The Walden Effect: Farming, simple living, permaculture, and invention.

A plethora of livestock

Free range chickens
The farm we visited yesterday was intriguing --- I always find visits to other people's farms intriguing.  The family has a milk cow, a bull, two heifers, two calves, some number of sheep, a llama, the chickens you see above, and the turkeys of course.

Livestock is, in my opinion, the hardest part of a back-to-the-lander's journey.  Hard not because the animals themselves are difficult --- some are, while others are joys.  Hard because it's so easy to take on far more than you can handle until you spend every minute of free time caring for your livestock.  (Some day I'll tell you the tale of our ill-fated mule episode.)

I've come to the conclusion that just about anyone with a little will and spare time can take on chickens, but larger livestock are a much more serious commitment.  Although Mark and I talk at intervals about sheep for meat or a miniature cow for milk, we're just not yet ready to commit.  I was in awe of the farm we visited yesterday, but decided to stick to my vegetable garden --- if I overcommit there, I can just let a few beds go to weeds without causing anyone harm!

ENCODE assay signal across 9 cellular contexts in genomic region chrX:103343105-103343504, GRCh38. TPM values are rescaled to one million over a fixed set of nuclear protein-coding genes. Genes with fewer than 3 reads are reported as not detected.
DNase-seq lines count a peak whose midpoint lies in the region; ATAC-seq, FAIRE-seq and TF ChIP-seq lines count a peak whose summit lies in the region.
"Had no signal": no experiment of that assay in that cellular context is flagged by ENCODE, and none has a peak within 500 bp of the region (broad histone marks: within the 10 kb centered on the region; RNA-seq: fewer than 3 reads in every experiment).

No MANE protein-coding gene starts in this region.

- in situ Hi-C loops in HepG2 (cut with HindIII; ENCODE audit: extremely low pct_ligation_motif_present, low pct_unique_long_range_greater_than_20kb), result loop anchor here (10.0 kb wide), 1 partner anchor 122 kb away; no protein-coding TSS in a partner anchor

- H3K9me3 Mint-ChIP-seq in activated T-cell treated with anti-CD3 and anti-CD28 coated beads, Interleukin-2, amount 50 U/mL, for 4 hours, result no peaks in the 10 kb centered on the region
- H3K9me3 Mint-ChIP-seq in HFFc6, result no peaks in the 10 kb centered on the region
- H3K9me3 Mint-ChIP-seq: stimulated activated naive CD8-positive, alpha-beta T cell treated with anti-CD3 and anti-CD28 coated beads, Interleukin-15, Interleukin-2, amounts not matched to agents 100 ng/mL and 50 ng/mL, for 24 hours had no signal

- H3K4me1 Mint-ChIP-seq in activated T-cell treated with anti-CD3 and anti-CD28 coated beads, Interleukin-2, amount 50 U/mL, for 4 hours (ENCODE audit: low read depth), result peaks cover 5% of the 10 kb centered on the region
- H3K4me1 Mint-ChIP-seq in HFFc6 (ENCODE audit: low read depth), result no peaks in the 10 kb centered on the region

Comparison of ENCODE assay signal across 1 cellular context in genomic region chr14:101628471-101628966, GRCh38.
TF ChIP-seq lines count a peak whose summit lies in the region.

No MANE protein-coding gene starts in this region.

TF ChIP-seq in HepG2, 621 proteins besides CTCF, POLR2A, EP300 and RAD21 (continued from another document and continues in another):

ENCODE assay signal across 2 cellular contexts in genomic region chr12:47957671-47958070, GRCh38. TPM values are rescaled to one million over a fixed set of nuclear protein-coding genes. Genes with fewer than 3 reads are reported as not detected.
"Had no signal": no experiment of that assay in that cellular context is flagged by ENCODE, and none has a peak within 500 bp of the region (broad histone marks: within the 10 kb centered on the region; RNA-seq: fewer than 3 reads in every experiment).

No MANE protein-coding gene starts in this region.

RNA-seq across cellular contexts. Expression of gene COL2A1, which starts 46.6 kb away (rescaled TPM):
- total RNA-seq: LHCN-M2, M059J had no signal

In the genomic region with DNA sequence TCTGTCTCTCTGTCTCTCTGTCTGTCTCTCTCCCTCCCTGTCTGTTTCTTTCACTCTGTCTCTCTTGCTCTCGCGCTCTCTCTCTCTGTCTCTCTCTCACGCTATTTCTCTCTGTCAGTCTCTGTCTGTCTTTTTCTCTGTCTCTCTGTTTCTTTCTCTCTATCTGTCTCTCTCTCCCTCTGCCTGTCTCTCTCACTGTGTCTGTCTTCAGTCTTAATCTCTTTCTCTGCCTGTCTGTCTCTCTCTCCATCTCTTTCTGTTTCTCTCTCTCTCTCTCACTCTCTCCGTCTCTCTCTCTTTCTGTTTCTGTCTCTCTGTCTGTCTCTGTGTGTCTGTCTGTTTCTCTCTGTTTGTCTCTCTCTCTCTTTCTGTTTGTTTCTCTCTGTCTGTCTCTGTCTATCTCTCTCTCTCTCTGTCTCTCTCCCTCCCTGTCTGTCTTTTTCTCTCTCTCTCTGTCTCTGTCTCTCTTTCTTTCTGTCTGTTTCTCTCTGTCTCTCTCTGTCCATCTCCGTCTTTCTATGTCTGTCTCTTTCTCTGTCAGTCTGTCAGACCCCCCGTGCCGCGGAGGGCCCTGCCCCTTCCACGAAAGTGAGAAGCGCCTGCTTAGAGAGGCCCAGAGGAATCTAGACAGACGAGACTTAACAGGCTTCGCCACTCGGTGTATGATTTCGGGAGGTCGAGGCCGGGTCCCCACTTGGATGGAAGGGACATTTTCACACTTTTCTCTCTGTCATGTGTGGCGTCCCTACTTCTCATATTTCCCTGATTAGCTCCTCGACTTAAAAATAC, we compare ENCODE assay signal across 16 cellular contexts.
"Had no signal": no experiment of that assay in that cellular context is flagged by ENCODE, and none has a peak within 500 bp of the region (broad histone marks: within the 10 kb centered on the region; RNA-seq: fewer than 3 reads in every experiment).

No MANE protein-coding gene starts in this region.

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About us: Anna Hess and Mark Hamilton spent over a decade living self-sufficiently in the mountains of Virginia before moving north to start over from scratch in the foothills of Ohio. They've experimented with permaculture, no-till gardening, trailersteading, home-based microbusinesses and much more, writing about their adventures in both blogs and books.



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